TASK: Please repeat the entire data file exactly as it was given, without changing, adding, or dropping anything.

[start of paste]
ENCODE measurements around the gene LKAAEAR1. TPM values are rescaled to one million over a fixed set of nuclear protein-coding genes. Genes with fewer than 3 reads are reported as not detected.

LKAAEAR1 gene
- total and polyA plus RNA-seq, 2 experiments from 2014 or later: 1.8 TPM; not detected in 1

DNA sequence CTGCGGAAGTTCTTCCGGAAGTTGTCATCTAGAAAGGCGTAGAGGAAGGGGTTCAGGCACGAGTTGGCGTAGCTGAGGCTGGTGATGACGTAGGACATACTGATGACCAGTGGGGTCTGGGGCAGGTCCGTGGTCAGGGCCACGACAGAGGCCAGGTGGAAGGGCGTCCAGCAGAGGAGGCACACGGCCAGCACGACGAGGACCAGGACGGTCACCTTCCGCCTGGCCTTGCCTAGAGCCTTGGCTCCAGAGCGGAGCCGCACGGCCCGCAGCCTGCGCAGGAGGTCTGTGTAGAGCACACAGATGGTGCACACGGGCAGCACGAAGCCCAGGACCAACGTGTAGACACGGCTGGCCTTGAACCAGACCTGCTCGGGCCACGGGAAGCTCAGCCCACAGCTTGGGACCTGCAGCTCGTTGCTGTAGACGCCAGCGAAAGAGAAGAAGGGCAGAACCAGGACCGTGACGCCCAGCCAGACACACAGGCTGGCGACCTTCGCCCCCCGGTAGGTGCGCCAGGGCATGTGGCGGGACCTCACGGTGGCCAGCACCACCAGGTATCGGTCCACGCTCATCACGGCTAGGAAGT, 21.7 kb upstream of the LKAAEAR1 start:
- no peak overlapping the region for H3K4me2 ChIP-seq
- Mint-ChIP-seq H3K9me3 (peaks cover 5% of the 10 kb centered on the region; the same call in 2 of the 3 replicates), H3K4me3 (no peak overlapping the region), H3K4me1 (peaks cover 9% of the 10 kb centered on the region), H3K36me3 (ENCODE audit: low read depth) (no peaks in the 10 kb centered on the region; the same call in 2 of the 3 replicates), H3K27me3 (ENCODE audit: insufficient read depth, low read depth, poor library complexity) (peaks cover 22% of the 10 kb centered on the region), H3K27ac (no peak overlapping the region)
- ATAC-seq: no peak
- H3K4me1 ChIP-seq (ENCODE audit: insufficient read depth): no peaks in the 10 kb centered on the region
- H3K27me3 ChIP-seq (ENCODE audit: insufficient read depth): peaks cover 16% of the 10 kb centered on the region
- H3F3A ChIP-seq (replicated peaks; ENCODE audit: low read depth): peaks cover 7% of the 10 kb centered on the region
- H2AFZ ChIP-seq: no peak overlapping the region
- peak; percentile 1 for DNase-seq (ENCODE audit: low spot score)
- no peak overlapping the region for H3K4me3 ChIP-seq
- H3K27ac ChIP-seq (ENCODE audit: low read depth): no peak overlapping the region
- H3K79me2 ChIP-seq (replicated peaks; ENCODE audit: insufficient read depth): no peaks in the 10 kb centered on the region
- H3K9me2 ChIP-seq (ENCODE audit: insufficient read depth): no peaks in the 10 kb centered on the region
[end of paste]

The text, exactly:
ENCODE measurements around the gene LKAAEAR1. TPM values are rescaled to one million over a fixed set of nuclear protein-coding genes. Genes with fewer than 3 reads are reported as not detected.

LKAAEAR1 gene
- total and polyA plus RNA-seq, 2 experiments from 2014 or later: 1.8 TPM; not detected in 1

DNA sequence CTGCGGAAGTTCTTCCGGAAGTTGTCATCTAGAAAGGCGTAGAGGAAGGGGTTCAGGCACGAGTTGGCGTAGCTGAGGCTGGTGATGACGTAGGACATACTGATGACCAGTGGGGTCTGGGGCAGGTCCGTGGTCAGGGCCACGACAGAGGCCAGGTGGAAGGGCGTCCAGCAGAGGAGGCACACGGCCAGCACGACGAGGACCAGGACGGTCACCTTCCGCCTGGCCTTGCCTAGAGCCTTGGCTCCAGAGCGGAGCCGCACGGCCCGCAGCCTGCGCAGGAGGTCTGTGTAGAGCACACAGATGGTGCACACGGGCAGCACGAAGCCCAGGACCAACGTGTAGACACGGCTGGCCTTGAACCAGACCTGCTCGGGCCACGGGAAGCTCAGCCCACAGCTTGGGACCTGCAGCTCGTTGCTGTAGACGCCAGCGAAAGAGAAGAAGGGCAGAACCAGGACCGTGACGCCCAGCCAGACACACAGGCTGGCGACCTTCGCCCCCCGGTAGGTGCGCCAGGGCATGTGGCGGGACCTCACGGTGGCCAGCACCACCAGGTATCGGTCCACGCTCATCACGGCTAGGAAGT, 21.7 kb upstream of the LKAAEAR1 start:
- no peak overlapping the region for H3K4me2 ChIP-seq
- Mint-ChIP-seq H3K9me3 (peaks cover 5% of the 10 kb centered on the region; the same call in 2 of the 3 replicates), H3K4me3 (no peak overlapping the region), H3K4me1 (peaks cover 9% of the 10 kb centered on the region), H3K36me3 (ENCODE audit: low read depth) (no peaks in the 10 kb centered on the region; the same call in 2 of the 3 replicates), H3K27me3 (ENCODE audit: insufficient read depth, low read depth, poor library complexity) (peaks cover 22% of the 10 kb centered on the region), H3K27ac (no peak overlapping the region)
- ATAC-seq: no peak
- H3K4me1 ChIP-seq (ENCODE audit: insufficient read depth): no peaks in the 10 kb centered on the region
- H3K27me3 ChIP-seq (ENCODE audit: insufficient read depth): peaks cover 16% of the 10 kb centered on the region
- H3F3A ChIP-seq (replicated peaks; ENCODE audit: low read depth): peaks cover 7% of the 10 kb centered on the region
- H2AFZ ChIP-seq: no peak overlapping the region
- peak; percentile 1 for DNase-seq (ENCODE audit: low spot score)
- no peak overlapping the region for H3K4me3 ChIP-seq
- H3K27ac ChIP-seq (ENCODE audit: low read depth): no peak overlapping the region
- H3K79me2 ChIP-seq (replicated peaks; ENCODE audit: insufficient read depth): no peaks in the 10 kb centered on the region
- H3K9me2 ChIP-seq (ENCODE audit: insufficient read depth): no peaks in the 10 kb centered on the region